• Government oversight—Across a wide variety of industries and a global assortment of jurisdictions, government oversight into business activities has become more precise, more granular and more focused on the need for organizations to proactively take the correct steps (above and beyond simple compliance). Not surprisingly, general counsel have been at the forefront of leading organizations through this paradigm shift.


The best general counsel are decisive, dynamic and warriors against red tape

When we examined best-in-class general counsel against their peers, three key differences emerged. The highest performers are 18% more decisive than their executive peers—immune to “analysis paralysis.” They also are at home in the spotlight and 18% more likely to display dynamic leadership. Finally, they are a whopping 36% more likely to cut through bureaucracy—a striking trait given the stereotype of GC as upholders of rules and regulations.



Lawyer stereotypes? (Mostly) false.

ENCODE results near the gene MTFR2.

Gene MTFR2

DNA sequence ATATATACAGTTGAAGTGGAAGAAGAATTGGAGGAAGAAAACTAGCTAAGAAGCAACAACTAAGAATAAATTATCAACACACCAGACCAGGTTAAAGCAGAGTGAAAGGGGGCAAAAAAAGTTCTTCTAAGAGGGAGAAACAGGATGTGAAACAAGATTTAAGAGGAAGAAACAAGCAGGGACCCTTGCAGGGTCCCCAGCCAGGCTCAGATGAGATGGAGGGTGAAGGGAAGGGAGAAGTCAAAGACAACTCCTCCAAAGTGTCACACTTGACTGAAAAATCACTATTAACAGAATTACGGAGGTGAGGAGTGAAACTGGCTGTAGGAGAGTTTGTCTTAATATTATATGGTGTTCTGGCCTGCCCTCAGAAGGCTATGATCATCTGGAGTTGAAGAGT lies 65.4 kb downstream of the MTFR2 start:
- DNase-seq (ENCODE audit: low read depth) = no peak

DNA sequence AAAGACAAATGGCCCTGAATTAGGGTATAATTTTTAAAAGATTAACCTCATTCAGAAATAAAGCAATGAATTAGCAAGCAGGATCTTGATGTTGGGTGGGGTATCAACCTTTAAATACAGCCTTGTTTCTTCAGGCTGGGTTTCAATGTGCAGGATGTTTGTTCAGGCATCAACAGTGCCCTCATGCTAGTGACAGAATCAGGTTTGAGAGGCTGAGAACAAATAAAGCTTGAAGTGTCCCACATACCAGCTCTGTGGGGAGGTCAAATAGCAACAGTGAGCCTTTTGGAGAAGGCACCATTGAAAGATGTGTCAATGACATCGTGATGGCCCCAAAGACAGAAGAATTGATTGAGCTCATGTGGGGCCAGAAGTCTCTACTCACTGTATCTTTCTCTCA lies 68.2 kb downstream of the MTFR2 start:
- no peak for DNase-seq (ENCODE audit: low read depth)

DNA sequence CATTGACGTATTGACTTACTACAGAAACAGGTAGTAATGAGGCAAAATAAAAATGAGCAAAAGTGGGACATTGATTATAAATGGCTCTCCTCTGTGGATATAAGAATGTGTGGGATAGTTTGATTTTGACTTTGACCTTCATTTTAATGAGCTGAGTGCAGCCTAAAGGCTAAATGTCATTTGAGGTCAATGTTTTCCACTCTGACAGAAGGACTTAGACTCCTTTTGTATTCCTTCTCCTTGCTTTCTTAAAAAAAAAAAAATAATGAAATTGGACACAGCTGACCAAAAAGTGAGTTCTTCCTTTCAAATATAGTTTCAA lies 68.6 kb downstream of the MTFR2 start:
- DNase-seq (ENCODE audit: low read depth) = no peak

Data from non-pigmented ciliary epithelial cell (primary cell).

When we examined top legal executives against a roster of lawyer stereotypes, most of the stereotypes proved false. The group scored statistically identically to the general population on most traits.


Within the realm of commonly stereotyped traits, top legal executives in fact show only two statistically significant differences from the overall executive population.



Within the C-suite, GC’s leadership attributes place them in the risk management camp (with CFOs)

General counsel sit at an interesting place within the C-suite spectrum of personalities. They are not change agents/disruptors (like chief digital officers, chief marketing officers and chief information officers/chief technology officers (CIO/CTO) or even change enablers (like CEOs, chief human resources officers and chief operating officers). Rather, they are at the more pragmatic, business-oriented end of the risk management group, though not as rules driven as CFOs. This unique position among their colleagues gives them the opportunity to be the balancing voice in key conversations.

The complexity and breadth of the regulatory challenges require that top GC display the uncanny ability to cut through and find solutions that both protect and advance the corporation in what often is a sea of gray judgment calls. The GC has to bridge the risk tolerance of the corporation with the threats facing the organization and define a path forward. Judgment, pragmatism, great gut instincts, agility and people skills all are top requirements for success.